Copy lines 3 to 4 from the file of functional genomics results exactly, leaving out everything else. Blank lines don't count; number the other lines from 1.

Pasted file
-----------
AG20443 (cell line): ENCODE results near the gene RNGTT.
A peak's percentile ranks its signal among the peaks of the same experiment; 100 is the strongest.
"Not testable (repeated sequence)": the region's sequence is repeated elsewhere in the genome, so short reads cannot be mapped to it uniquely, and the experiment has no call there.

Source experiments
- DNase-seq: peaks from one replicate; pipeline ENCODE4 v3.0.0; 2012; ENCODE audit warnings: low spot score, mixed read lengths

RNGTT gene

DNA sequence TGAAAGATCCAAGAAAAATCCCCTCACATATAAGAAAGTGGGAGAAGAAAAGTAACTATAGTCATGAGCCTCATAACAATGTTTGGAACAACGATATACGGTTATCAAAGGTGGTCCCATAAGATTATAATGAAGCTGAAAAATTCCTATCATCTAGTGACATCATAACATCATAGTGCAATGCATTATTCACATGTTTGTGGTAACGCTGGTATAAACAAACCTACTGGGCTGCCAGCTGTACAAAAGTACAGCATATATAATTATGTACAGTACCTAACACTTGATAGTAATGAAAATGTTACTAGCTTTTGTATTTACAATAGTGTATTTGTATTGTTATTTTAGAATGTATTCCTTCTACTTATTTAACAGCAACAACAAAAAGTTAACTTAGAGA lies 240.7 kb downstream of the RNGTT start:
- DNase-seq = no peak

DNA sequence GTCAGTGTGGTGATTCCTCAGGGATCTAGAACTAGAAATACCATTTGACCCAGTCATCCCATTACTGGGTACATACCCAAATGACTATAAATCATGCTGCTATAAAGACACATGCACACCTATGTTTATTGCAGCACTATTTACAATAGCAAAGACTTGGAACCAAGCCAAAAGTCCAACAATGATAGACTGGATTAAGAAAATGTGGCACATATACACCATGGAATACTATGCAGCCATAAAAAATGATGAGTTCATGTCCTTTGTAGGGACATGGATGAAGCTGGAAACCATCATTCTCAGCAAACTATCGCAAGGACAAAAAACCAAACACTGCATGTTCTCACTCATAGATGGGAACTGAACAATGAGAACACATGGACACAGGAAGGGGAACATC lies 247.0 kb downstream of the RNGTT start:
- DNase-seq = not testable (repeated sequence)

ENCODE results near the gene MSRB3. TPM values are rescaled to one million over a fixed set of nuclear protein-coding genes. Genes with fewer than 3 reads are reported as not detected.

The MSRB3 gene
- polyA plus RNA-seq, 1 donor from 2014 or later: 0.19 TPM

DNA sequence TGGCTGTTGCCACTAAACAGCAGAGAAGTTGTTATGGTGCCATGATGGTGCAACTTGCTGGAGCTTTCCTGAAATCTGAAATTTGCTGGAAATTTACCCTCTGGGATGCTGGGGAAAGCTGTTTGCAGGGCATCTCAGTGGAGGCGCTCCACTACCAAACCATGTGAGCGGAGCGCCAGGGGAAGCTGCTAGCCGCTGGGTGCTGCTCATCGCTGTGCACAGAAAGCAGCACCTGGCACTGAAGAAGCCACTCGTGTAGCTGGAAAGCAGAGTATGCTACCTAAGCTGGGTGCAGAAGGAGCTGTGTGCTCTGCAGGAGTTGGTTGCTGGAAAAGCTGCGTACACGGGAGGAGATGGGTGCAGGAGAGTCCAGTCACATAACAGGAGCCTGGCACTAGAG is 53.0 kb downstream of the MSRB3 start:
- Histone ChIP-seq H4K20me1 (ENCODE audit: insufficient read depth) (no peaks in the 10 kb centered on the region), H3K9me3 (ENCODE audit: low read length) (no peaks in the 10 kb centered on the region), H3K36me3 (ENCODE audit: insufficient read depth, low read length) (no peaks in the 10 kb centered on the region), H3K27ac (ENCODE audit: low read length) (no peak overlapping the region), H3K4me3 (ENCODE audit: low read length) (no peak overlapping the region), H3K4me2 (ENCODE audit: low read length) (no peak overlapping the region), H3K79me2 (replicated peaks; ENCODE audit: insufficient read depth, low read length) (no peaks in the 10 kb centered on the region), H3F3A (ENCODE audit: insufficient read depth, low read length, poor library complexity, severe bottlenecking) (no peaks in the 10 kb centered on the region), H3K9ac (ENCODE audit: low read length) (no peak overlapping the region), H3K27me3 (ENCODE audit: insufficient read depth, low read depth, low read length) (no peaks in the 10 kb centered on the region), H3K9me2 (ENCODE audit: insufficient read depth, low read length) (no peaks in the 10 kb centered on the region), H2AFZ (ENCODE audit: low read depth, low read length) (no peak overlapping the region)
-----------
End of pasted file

"Not testable (repeated sequence)": the region's sequence is repeated elsewhere in the genome, so short reads cannot be mapped to it uniquely, and the experiment has no call there.

Source experiments